200 Bird Thursday – Week 4 (blizzard edition)

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Birding conditions this weekend were less than ideal.

Saturday’s blizzard pretty much precluded birding over the weekend, and a blizzard-induced food and TV coma (not to mention an aversion to ankle-deep slush and torrents of slush-melt) wiped out Monday as well. I did manage a loop of Prospect Park on Tuesday, binoculars in hand. I was hoping the winds might have blown in some new birds, and that the snow might have pushed them to the Breeze Hill feeders, but no such luck. It was the same familiar crowd of downy woodpeckers, white-breasted nuthatches, tufted titmice and goldfinches. Continue reading

200 Bird Thursday – Week 3

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If you were a horned lark, you’d look at this scene and sigh at its beauty.

From now until the beginning of spring migration, this is how it will be: new birds added in dribs and drabs (and then just in dribs), a measly return on hours invested tromping through cold and desolate landscapes.

But, you know, it’s at least as fun (and far less painful) than marathon training. And just as long training runs became a way to explore my new city, this year’s bird quest is taking me to parts of Brooklyn I’d barely heard of, much less set foot in, before. (On a related note, look for a new food series on the cuisines of Avenue U to start soon.) Continue reading

200 Bird Thursday – Week 2

After ticking off dozens of common winter birds in week 1, I knew this week’s total would be much lower – and, of course, it was. But it includes three (count ’em) “life” birds, a few birds I’ve seen before that still take my breath away, and a grand finale.

Here they are, all seen within the five boroughs of New York City, listed in the order in which I saw them: Continue reading

There goes the neighborhood

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Really rich people make really bad neighbors.

The process of gentrification is pretty far along in Park Slope, but the above-pictured sign on 1st street between 4th and 5th avenues still stopped me in my tracks. The block is divided between commercial spaces and condos at the 4th avenue end, and nice (but modest) brownstones closer to 5th avenue. It’s not, in other words, the kind of block you’d normally associate with house-hunting oligarchs.

And therein lies a tale. Continue reading

200 Bird Thursday – Week 1

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I’ve wanted to see one of these for ages. This week, I finally did. (Many thanks to Rob Jett at citybirder.blogspot.com for permission to use this image.)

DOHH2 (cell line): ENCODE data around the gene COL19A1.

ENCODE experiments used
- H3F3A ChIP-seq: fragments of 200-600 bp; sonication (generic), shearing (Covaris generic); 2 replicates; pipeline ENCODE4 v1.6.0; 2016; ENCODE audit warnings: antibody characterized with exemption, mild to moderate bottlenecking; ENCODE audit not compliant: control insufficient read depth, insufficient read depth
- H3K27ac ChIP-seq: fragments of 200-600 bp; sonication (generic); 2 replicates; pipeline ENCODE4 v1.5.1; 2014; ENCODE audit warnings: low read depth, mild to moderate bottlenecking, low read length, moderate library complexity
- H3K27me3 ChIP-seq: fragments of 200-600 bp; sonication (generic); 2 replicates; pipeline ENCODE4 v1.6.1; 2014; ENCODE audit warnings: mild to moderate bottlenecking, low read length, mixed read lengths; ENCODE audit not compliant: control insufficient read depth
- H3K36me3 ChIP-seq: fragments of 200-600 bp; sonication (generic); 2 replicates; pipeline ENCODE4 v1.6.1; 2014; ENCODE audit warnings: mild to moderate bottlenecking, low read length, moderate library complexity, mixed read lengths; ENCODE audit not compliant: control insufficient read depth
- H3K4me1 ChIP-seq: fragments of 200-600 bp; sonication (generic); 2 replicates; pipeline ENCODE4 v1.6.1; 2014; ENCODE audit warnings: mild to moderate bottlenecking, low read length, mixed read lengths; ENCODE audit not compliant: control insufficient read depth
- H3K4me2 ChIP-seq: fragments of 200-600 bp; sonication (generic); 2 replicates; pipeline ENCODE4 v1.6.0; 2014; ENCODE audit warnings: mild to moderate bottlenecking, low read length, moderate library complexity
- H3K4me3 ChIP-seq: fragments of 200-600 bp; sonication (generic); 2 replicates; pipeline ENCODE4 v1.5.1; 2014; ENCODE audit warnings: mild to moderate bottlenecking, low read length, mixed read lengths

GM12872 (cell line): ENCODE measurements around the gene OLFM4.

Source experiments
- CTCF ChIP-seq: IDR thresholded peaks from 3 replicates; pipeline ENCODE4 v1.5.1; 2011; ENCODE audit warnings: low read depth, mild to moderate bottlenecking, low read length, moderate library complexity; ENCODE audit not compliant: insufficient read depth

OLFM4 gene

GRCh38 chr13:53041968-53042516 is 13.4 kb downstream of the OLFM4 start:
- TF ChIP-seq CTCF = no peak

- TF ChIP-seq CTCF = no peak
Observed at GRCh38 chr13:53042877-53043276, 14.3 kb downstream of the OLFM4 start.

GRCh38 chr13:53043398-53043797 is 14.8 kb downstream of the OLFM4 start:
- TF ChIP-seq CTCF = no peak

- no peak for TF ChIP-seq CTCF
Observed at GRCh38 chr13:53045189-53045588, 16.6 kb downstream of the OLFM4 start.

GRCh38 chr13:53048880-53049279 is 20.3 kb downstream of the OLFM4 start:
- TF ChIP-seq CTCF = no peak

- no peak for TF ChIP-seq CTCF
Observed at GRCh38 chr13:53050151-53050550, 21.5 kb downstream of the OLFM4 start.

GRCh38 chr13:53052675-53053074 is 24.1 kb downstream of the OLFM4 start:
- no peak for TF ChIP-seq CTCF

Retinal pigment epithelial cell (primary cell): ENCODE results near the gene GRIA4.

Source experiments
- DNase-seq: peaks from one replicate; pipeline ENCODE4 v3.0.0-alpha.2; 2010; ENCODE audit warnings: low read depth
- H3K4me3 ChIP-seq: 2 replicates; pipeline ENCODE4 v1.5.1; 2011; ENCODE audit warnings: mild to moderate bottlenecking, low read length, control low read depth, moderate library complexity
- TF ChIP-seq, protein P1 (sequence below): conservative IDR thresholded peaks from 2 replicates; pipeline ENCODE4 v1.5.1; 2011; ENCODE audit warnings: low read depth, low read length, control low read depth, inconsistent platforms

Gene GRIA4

Thursday is now “Bird Day” around here. That’s when I’ll report on new birds seen in the previous seven days, my total count for the year, and any particularly noteworthy birding adventures (or misadventures). As a special bonus feature, I’ll also profile a “bird of the week.” Continue reading

A Mexican epiphany

All along 5th Avenue in Sunset Park this week, bakeries and grocery stores are advertising “Rosca de Reyes.” Peek through a steamy bakery window, and you’ll see giant pastry wreaths bedecked with unnaturally bright candied fruits and sparkly, multi-colored sugar stripes.

It’s part of the celebration of Epiphany, or Three Kings Day. Tomorrow night, families and friends will eat rosca, drink hot chocolate, and try not to ingest or break a tooth on the tiny baby Jesus figure baked inside each ring. Continue reading

A walk on the beach

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Somewhere out there, there are long-tailed ducks.

Here is what I put on yesterday morning for my excursion to Brighton, Manhattan and Plumb Beaches (aka the Brooklyn Riviera):

  • Long underwear
  • Pants made from a miracle fiber created by Canadian scientists to withstand arctic conditions
  • SmartWool® socks (over DumbBlend undersocks)
  • Undershirt
  • Shirt made from a miracle fiber created by Japanese scientists to heat up as you move
  • Fleece
  • Fleece-lined parka
  • Fleece neck gaiter
  • Scotland Run hat
  • Mittens and gloves
  • Hiking boots

I felt slightly overdressed as I lurched toward the train station – until I turned the corner and the wind slapped me in the face, forcing me to wonder if I couldn’t perhaps have managed a few more layers. Continue reading